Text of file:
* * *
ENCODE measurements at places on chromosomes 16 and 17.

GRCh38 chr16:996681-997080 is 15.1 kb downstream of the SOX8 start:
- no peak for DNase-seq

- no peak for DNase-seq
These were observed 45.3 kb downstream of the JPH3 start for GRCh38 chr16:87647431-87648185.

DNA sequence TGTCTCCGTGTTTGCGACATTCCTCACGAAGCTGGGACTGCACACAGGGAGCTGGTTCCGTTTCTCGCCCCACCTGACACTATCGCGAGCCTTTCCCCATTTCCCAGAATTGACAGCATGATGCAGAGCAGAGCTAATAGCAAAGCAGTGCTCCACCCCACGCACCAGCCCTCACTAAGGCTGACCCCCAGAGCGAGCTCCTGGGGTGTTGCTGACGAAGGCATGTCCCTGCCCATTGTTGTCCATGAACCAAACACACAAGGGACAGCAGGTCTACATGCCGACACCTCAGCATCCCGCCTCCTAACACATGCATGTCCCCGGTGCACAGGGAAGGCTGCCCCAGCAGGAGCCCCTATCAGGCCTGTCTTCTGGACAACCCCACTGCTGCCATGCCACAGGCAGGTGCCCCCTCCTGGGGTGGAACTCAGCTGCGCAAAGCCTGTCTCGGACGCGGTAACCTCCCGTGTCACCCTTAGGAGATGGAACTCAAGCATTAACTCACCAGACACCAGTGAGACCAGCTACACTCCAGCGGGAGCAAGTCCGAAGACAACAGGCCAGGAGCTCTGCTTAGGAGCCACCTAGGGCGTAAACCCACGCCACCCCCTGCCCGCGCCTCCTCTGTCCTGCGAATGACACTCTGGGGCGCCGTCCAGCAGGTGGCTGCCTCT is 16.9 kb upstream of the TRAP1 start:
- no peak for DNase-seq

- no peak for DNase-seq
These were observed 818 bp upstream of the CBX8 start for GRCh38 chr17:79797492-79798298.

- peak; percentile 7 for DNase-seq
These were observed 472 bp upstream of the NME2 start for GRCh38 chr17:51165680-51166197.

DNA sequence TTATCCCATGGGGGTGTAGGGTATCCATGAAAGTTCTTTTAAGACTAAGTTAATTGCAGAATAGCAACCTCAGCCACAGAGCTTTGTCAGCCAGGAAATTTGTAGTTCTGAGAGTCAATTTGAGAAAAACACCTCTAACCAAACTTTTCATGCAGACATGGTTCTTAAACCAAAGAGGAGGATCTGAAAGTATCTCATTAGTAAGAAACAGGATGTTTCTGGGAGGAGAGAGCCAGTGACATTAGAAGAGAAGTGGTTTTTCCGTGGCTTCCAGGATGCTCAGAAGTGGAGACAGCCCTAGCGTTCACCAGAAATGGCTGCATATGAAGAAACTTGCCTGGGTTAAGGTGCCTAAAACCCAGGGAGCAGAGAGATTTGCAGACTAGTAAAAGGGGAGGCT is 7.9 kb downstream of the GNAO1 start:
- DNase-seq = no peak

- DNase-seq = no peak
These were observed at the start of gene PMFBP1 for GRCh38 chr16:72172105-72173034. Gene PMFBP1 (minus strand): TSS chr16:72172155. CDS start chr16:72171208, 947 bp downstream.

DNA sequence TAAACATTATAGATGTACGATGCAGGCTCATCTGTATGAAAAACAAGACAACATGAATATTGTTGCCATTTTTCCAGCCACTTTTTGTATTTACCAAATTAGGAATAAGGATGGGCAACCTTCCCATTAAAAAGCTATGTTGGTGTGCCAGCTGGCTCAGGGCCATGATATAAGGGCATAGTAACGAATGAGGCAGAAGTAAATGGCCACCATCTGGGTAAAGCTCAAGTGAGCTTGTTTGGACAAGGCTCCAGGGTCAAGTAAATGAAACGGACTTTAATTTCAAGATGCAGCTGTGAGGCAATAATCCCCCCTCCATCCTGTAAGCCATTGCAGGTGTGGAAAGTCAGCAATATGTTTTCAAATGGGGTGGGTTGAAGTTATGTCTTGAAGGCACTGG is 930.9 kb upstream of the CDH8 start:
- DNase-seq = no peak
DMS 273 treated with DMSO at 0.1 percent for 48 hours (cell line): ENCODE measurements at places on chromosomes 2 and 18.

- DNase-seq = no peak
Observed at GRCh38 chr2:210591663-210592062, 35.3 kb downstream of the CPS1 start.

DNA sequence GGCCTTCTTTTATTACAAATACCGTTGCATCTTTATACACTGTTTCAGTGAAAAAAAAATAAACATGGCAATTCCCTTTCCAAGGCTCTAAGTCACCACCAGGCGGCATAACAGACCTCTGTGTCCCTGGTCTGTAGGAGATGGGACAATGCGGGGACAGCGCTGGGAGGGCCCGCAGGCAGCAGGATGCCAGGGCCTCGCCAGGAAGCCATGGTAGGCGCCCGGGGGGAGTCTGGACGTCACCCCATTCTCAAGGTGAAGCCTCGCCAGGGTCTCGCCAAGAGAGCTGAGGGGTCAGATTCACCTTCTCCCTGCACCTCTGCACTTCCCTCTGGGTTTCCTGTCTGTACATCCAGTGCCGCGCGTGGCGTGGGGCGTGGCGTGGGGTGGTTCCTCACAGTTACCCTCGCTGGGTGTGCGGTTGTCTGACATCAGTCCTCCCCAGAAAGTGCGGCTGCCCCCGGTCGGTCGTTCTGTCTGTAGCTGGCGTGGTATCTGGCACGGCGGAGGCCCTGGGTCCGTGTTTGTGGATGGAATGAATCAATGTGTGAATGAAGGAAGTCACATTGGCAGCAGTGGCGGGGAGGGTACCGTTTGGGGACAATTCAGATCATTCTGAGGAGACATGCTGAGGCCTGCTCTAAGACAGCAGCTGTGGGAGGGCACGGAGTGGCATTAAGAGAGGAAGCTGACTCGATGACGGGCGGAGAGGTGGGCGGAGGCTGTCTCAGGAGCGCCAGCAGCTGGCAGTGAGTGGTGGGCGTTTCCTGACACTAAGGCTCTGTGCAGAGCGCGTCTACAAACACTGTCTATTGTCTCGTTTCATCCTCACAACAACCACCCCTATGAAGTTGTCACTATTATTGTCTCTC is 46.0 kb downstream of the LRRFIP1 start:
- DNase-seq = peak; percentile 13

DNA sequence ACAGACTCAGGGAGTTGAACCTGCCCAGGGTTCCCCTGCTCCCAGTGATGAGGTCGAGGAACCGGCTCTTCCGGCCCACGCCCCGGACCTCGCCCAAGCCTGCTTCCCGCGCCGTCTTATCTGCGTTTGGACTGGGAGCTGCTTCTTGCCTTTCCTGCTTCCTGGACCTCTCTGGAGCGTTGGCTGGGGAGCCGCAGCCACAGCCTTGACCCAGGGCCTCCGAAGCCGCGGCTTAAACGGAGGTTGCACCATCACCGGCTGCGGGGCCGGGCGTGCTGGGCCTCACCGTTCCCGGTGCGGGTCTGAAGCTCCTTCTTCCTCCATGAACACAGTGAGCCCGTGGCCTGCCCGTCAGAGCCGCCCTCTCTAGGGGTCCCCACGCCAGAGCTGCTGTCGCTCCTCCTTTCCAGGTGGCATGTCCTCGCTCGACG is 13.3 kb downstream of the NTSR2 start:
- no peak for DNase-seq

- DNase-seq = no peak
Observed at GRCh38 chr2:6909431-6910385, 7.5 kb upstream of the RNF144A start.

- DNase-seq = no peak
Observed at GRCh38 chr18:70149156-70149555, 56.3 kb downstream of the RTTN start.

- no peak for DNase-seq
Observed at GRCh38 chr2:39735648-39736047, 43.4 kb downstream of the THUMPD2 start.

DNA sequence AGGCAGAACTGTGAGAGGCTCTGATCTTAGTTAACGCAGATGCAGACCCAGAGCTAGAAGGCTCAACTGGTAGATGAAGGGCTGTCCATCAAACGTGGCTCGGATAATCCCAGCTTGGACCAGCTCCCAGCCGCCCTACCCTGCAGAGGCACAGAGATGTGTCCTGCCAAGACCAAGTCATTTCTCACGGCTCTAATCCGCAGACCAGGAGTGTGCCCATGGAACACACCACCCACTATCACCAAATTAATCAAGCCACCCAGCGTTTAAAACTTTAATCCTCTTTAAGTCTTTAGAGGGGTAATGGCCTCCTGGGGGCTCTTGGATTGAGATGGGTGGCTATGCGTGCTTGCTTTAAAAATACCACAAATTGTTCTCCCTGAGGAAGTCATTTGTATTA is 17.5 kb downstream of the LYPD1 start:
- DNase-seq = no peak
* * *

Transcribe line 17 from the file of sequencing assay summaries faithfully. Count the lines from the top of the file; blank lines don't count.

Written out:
- DNase-seq = no peak